I used to work on new houses in the next town along – a 15 minute drive each way. Intention was to stick up 350 of them on the one site with more land, a bigger site, bought across the other side of the main road. Great time of it! Short, comparatively, working day and then home to wife and kids! Incidentally, that other site still hasn’t been built on!
I think we had stuck about 35 of these houses up when a recession hit. The company I worked for had sites on the go from Sussex to Glasgow – about 10,000 houses in total. That included another four decent-sized sites in the home town area. I had it made! I was indispensable because I was unique among their Site Agents in using Build Programmes and reduced the build time from the buyers signing the contract to them moving in down to 6 weeks. That outfit went bust on me,just like that, and I was out of work!
Read Here: Revolutions in construction – The Mobile Phone
“Never mind” thought I, “I’ll soon get another job”. I didn’t, but it was the beginning of a learning curve! There were absolutely no jobs in my local area for which I was remotely eligible. Trotted along to the Job Centre and was taught how to write a C.V.. I also learnt of the existence of Employment Agencies who started getting copies of my C.V.
Money was pretty tight but the kids were still well fed! I turned into a hunter-gatherer and also caught lots of fish in Morecambe Bay. Eventually, three months later, I got a job offer! Not work from home, though; it was 250 miles away, due south! I took it and dossed in the back of my van to save cash! That finished after about 3 months and soon got another job. This one was 150 miles from home, due east! This was a new Head Office for one of the big accountancy firms and ended up looking good on my C.V.! I started there as a lowly Site Supervisor and somehow ended up as Project Manager by hand-over time! Still economised by sleeping in the van, though. Airbed, couple of arm chairs and chemical toilet in it by that time!
In the last 30 years of my working life I had something like 150 contracts. Of those only 5 ever allowed for me to do a daily trip to work from home and they added up to a time period of about 6 months! Now there will be those who say to themselves “150 in 30 years? That sounds odd!” Well, the reason for that is I proved to be so good at construction management I ended up getting loads of project turnaround contracts and they are essentially short-lived jobs!
Now I had never thought in terms of Construction mobility: – “luxury v. necessity” before writing this Blog, but as soon as I did it was obvious! There may be a very limited number of people who manage to get long-running jobs in their locality, something like major housing developments when the buyers are slow coming forward that makes “work from home” a routine for a few years. The rest of us simply have to go where there is work for us if we want money coming in! Even the VIP Senior Directors of companies have to travel to get to all their sites! That travel can be international, too! If you are lucky enough to get a job lasting a few months sticking up a tower block in your local area, what are the chances of you getting another job working from home and doing the same?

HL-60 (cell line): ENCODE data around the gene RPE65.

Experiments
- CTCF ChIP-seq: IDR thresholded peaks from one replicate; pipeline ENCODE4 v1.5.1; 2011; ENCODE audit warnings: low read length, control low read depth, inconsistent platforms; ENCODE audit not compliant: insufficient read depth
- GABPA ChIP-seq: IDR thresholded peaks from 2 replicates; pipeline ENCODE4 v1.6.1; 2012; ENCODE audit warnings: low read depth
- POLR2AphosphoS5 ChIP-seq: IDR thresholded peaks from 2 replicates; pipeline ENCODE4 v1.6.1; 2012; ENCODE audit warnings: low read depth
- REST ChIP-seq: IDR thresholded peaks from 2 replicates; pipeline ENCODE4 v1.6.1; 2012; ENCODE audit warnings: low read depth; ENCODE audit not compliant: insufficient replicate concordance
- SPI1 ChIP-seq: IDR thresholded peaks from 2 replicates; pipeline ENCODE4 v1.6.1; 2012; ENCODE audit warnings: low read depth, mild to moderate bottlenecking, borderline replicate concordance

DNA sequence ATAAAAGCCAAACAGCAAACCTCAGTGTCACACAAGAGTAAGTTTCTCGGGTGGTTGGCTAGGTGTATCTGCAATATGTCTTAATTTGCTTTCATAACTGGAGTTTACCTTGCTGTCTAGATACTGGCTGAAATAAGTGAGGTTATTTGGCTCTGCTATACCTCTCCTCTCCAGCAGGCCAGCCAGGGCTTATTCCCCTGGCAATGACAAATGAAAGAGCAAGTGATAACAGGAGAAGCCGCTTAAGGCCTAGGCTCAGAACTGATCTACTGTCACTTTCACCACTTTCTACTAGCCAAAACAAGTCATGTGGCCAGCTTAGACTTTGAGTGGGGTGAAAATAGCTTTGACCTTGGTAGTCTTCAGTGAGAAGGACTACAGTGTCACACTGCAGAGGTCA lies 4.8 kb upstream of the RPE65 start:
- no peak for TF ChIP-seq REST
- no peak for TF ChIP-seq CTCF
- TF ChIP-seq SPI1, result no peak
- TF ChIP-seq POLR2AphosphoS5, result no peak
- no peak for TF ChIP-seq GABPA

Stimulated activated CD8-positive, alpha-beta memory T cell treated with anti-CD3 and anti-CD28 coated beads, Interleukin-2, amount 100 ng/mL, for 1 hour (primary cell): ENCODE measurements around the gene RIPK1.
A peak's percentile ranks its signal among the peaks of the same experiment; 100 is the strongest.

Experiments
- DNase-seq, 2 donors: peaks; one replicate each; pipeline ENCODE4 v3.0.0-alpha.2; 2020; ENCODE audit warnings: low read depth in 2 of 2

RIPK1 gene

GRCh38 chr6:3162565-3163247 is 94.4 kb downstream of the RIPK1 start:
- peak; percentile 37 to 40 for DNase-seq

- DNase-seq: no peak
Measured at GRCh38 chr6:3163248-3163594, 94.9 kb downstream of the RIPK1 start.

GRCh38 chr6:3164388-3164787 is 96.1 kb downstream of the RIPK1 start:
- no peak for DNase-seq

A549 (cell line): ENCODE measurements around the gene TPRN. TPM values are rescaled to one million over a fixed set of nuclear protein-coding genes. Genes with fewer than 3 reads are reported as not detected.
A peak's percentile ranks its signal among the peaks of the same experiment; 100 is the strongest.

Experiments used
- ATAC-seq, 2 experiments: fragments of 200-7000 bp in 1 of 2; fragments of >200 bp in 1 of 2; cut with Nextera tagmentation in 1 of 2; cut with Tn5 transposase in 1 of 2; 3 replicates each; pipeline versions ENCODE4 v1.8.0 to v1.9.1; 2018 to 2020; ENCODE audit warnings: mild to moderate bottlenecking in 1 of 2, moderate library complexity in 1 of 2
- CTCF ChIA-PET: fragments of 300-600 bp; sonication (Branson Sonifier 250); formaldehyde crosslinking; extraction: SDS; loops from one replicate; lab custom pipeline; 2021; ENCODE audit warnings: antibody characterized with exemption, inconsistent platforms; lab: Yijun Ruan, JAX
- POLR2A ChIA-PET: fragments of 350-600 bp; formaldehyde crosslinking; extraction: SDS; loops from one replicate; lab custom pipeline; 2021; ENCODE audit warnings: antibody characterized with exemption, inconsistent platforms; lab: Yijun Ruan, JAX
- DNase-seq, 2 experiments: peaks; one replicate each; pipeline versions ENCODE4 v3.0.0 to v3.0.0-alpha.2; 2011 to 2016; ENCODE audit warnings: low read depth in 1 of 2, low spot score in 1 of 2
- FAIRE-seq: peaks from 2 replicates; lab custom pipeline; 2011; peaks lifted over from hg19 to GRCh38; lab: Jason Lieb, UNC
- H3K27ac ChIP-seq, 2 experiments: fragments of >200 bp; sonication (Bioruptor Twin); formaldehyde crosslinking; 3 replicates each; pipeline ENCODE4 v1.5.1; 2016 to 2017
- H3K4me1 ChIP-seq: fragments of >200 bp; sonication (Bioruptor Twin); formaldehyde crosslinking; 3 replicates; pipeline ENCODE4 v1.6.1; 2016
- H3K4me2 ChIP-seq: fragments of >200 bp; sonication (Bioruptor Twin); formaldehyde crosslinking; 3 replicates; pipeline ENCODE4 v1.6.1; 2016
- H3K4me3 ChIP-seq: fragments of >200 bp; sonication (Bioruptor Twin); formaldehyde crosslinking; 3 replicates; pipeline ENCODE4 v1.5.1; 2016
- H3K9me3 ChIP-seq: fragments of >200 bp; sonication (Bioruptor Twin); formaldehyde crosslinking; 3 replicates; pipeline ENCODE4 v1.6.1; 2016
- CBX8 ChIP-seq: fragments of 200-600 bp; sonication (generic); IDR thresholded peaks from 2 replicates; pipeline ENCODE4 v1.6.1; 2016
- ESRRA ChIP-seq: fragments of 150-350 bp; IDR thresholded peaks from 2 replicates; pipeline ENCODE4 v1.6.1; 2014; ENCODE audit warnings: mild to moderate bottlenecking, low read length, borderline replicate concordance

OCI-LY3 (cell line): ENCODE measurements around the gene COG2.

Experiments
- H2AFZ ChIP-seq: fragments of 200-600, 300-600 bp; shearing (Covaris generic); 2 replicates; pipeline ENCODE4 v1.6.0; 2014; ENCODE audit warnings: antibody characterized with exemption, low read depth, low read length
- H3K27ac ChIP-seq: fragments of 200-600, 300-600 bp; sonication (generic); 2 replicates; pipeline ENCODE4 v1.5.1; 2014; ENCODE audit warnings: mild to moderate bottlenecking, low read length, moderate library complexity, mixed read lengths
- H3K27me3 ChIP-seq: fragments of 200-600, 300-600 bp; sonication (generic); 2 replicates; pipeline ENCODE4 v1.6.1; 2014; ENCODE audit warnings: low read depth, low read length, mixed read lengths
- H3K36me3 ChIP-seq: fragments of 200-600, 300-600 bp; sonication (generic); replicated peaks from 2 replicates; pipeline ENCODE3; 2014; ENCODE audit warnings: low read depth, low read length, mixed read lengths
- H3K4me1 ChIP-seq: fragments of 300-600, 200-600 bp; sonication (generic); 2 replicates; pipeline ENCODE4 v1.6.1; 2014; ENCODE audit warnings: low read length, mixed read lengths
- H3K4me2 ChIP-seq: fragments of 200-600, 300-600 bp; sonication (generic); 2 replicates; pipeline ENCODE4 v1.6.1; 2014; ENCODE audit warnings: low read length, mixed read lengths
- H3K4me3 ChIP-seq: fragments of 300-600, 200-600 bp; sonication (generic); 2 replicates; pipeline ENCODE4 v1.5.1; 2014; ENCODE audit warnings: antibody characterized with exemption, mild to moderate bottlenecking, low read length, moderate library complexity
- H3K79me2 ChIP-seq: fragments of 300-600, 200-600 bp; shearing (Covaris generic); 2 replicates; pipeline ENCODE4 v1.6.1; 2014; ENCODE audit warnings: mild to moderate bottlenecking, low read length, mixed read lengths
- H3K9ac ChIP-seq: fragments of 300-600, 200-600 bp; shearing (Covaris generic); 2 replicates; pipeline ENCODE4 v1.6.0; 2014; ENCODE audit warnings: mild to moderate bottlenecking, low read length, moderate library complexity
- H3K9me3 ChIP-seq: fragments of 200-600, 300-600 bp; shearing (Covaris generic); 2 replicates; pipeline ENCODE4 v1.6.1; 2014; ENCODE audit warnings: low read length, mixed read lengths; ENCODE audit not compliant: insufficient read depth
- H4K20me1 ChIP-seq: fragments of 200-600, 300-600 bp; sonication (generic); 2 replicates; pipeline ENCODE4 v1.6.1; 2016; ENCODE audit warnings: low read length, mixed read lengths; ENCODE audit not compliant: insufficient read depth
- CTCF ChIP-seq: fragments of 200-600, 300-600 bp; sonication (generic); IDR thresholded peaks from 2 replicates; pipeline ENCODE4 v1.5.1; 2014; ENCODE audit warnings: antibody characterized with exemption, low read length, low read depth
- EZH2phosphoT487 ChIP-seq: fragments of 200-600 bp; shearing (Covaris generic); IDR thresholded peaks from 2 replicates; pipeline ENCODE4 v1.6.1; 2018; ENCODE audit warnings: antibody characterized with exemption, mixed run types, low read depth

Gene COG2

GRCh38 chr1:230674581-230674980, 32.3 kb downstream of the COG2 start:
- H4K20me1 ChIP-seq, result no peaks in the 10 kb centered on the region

There is an up-side to this mobility, though! It isn’t all just having to be away from family and friends. We go somewhere new to work and we have all the excitement and interest of exploring new places. You know what I have found to be a strange thing about England? Everywhere you go they call bread, rolls, etc., different things! Means you have to point at what you want!
The first time I had to work overseas was in La Défense, Paris. Fascinating, except when I needed a haircut! Only place I could get to had two pretty girls working there. Shampoo before and after the haircut, which was great. The £25 bill for it wasn’t! The next (and last) job before the Big 65 was in Bucharest, Romania. Found I loved the country and the people! I also found that I had discovered the best, most subtle bit of the building game – bridging language and culture!
That is the reality. The only way someone is likely to be able to spend their construction life working from home is if they are jobbing builders! Most of us construction professionals would soon get bored with that! I know; been there, done that – although my work was housing refurbs for re-sale.
Mobility in Construction is Not a Luxury – It’s a Necessity– so get out there and enjoy it!